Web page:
But not everyone agreed with the poll results. Robert Moffit is director of the Center for Health Policy Studies at The Heritage Foundation, a Washington, D.C.-based conservative think tank. He believes that the poll did not provide respondents with the necessary context to give truly informed answers.
"This kind of polling doesn't really talk very specifically about the kinds of trade-offs that people will have to make" should the Obama reforms go through, Moffitt said. "For example, the Congressional Budget Office has found that if the government negotiates [drug] pricing -- if the government fixes prices for drugs below whatever the market is -- this will mean that the government will then have to ration drugs. So, are you now in favor of that as a policy?"
Moffitt believes the answers people provide to pollsters might be different if they had that kind of context. "There are necessary trade-offs that are involved in health policy," he said, "but [those polled] don't know what the trade-offs entail."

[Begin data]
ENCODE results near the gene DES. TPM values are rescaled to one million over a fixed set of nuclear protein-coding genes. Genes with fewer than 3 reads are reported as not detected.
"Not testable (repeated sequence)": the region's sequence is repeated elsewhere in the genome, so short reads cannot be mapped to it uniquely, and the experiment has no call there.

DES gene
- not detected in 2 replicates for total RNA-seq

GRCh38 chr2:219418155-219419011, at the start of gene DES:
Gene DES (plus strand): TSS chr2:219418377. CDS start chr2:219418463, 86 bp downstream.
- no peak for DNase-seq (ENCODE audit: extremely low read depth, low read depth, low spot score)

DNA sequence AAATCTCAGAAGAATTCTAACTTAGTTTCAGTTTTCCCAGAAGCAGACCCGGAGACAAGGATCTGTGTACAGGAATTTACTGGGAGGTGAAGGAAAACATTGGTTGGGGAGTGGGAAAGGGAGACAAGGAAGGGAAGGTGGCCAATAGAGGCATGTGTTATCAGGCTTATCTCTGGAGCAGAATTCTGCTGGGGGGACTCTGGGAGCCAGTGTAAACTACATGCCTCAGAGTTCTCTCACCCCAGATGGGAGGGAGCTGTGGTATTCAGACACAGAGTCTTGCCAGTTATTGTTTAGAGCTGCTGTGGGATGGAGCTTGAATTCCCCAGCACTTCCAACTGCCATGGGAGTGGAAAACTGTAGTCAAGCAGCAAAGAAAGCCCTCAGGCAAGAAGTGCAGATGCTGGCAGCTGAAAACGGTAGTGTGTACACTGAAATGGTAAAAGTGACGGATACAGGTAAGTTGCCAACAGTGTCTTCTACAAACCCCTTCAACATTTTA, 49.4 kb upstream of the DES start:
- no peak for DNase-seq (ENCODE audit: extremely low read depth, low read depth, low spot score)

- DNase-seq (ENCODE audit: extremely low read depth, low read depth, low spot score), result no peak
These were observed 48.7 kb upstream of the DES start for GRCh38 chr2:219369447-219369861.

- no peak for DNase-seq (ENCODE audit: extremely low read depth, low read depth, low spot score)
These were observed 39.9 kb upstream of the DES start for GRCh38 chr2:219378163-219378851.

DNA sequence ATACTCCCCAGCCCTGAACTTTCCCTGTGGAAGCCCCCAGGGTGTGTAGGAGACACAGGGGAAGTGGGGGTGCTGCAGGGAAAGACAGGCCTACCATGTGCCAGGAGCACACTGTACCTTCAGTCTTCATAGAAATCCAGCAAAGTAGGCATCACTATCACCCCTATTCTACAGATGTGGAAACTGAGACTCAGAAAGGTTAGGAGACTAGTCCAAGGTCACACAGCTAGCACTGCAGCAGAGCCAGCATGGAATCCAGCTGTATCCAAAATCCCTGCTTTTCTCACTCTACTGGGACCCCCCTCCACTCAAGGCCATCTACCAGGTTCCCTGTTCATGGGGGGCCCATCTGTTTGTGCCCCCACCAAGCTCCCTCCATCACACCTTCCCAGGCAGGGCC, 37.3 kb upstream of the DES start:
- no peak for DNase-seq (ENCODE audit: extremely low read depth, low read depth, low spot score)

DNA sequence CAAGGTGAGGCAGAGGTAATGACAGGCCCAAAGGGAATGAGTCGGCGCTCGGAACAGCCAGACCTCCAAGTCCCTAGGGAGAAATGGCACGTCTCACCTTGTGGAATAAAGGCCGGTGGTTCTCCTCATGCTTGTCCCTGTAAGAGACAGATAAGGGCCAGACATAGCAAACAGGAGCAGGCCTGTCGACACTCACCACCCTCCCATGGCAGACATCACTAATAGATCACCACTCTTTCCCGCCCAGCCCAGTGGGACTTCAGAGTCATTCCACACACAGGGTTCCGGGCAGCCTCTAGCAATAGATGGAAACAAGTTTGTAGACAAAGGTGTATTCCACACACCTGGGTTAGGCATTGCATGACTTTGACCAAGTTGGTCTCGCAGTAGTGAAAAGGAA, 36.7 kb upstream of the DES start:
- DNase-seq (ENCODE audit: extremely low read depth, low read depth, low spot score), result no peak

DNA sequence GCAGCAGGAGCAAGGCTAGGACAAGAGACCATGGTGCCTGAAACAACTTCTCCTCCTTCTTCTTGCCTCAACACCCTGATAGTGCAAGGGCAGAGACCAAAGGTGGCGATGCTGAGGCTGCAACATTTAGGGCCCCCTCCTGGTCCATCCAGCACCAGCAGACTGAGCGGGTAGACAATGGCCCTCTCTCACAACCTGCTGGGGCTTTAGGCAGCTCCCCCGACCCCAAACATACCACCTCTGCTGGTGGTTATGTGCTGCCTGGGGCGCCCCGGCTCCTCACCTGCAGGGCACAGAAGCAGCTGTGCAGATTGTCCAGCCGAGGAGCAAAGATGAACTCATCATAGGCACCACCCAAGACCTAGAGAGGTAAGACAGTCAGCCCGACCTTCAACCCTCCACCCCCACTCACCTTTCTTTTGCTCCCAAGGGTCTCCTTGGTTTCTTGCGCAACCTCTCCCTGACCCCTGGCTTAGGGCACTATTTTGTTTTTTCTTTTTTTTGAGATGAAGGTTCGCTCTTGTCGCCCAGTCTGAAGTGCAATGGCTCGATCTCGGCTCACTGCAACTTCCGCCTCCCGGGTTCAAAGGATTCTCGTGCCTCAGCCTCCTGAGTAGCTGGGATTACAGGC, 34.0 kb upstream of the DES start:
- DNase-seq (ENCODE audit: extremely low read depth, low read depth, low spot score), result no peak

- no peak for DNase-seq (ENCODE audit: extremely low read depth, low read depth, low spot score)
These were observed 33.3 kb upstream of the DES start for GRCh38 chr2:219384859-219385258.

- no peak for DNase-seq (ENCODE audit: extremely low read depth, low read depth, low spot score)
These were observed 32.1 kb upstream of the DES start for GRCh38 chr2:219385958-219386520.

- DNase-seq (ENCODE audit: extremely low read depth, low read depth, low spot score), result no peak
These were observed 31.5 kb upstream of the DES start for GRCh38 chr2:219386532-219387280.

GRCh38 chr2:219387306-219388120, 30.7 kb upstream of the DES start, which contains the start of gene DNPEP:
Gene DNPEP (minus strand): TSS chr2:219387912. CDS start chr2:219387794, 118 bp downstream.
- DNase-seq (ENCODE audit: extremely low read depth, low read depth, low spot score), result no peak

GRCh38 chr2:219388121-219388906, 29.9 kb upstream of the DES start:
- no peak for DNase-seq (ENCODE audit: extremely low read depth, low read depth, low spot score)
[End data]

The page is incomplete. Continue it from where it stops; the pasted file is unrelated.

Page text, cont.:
For his part, Taylor said that the public's views on the Obama health care plan will undoubtedly change once they are held up to scrutiny in Congress and the media.
"Right now, we are getting positive responses to a concept and some language," he said. "But, of course, that could change once these ideas get out on the table and are discussed."
For more on President Obama's views on health care reform, visit barackobama.com.
SOURCES: Humphrey Taylor, chairman, The Harris Poll, Rochester, N.Y.; Bruce Auerbach, M.D., president, Massachusetts Medical Society, Waltham, Mass; Robert Moffitt, Ph.D., director, Center for Heath Policy Studies, The Heritage Foundation, Washington, D.C.;
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